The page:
“I’m not going to fucking hurt my dogs.”

“Not asking you to.  Dogs are easy.  Replaceable.  Sure, you might cry when they bite the dust, you love them.”  The lack of inflection or emotion in Burnscar’s voice made the words sound almost mocking.  “It’s sweet.  But that hole in your heart mends, time heals the wound, you get more dogs and you bounce back.”

“I think you’re underestimating how much she loves her dogs,” I said, “A wound like that never heals.”

Bitch turned her head just enough to give me a hard look.

“I’m not saying she doesn’t,” Burnscar shrugged.  “I’m saying the idea of losing them isn’t what scares her the most.  So forget the dogs.  I’m not asking you to hurt them, maim them, murder them or anything like that.”

Bitch glanced at Bastard.  He was growling, barely audible, low and steady, and his hackles were raised.  Were they still hackles if they were mostly fragments of calcified muscle and bone spikes?

“Kill them,” Burnscar said.  She pointed at Grue and I.

Bitch laughed, if you could call it that.  It was more of a snort, with zero humor to it.  “That’s supposed to be my biggest fear?  I don’t give two shits about them.”

“You do.  They’re the closest thing to a human connection you’ve had your entire life.  Maybe you haven’t thought it out loud to yourself, but you’re terrified at the idea of losing them.  You know as well as anyone else that this relationship with your team, it’s like winning the lottery for you.”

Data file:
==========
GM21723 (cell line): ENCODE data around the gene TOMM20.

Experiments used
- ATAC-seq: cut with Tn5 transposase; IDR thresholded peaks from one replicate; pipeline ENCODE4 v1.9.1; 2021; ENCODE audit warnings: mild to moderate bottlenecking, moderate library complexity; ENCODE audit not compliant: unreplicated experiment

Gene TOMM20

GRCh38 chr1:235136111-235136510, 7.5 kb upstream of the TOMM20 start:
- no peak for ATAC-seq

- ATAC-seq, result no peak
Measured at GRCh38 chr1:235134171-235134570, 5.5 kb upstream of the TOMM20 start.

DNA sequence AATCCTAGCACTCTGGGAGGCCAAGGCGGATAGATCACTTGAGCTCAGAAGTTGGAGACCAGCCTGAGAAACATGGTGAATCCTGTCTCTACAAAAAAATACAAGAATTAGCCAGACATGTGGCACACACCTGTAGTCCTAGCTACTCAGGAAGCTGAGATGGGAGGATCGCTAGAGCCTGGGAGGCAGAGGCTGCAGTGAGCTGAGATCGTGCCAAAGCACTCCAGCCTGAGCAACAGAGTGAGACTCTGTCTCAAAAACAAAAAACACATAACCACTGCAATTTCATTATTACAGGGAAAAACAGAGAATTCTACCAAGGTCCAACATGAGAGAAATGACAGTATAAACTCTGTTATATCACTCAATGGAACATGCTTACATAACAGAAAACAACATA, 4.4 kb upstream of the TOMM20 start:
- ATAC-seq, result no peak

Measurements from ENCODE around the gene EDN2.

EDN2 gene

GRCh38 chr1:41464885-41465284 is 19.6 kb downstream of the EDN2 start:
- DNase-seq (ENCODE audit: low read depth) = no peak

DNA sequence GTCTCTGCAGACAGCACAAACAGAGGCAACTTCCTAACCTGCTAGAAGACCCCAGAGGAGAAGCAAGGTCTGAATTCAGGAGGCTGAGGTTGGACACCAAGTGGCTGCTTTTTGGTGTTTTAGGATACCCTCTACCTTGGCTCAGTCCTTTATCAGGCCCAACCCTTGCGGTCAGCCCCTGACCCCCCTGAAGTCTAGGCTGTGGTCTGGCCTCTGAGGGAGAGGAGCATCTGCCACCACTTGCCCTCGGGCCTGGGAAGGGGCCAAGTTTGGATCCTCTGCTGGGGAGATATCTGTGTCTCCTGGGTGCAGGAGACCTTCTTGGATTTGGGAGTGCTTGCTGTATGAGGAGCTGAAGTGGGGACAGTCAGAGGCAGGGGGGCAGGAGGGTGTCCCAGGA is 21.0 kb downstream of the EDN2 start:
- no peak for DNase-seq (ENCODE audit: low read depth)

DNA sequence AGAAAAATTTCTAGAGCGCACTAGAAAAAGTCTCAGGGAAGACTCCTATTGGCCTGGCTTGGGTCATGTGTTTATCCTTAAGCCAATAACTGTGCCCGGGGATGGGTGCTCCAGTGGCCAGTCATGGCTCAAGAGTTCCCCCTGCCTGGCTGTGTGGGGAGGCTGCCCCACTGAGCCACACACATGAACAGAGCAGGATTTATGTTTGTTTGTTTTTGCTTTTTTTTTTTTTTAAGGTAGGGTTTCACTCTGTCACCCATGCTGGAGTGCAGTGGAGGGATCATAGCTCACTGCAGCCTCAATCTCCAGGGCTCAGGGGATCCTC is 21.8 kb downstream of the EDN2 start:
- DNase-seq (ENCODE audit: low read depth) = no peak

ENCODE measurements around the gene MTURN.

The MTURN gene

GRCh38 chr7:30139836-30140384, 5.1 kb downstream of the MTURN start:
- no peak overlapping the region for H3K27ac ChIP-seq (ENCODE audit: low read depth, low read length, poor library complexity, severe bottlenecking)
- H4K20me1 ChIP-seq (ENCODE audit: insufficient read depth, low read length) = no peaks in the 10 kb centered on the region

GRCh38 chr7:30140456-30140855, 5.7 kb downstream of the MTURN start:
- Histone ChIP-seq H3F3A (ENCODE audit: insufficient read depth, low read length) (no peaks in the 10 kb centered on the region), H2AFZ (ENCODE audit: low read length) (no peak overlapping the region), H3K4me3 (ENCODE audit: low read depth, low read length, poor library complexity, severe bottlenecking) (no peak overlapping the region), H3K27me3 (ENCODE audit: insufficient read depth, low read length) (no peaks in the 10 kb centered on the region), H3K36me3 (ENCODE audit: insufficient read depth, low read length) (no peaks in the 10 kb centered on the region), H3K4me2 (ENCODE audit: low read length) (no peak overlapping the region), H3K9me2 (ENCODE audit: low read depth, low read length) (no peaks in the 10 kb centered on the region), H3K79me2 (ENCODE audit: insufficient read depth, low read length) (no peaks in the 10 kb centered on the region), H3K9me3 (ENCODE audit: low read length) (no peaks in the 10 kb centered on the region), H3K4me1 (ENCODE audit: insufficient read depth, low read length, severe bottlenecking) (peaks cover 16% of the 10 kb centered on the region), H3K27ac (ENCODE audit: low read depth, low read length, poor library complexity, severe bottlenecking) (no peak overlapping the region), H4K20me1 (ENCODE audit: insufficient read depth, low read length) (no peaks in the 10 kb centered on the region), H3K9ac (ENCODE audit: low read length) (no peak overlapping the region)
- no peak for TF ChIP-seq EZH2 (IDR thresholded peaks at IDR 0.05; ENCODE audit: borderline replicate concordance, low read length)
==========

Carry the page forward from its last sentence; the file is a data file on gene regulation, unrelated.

Bitch scoffed.

“Sure, it’s shitty as relationships go,” Burnscar continued, “Anyone else would find it depressingly lame.  But they’re the best you’ll get.  The best you can hope for, because you’re fucked up.  Believe me, I know when someone’s fucked up.”

“Like I said, you talk too much.”

“They’re the best you’ll ever get, and according to Cherish, you’re losing them.  Whatever bond you made with them, it’s fucked up now.  Maybe you did it, maybe them.  Maybe both.  But it’s dying a slow death, dog girl.  Rip off the band-aid and finish off these losers who aren’t going to be your friends in a few weeks anyways.  Do it, and I let you and your dogs walk away.”

“Why the fuck should I listen to you?”

“Because if you say no, if you try to run or walk away, if you attack me, I’ll consider your test a fail.”


“I’ll have no reason to hold back.  Your team dies, your dogs die, and you’ll wish you were dead.”

“Fuck you,” Bitch retorted, but she glanced at Grue and I, and I could have sworn I saw doubt.  Was it indecision?  The way Burnscar had framed this, Bitch either had to admit she cared about us and fight for our sake, or Bitch could attack us to secure her safety and her dogs.

I couldn’t say which road she’d take, not with any kind of certainty.  My gut told me it wouldn’t be the answer I wanted.

She’s considering it.

Which meant I had to take matters in my own hands.  Burnscar held the advantage, and Bitch was leaning her way.  I needed to flip things and take that certainty away from her.

I drew from the capsaicin-treated bugs in my armor compartment.  There hadn’t been any point in using them against Mannequin, but they might incapacitate Burnscar.  The trick was catching her off guard.

“You’re doing it wrong,” Grue said.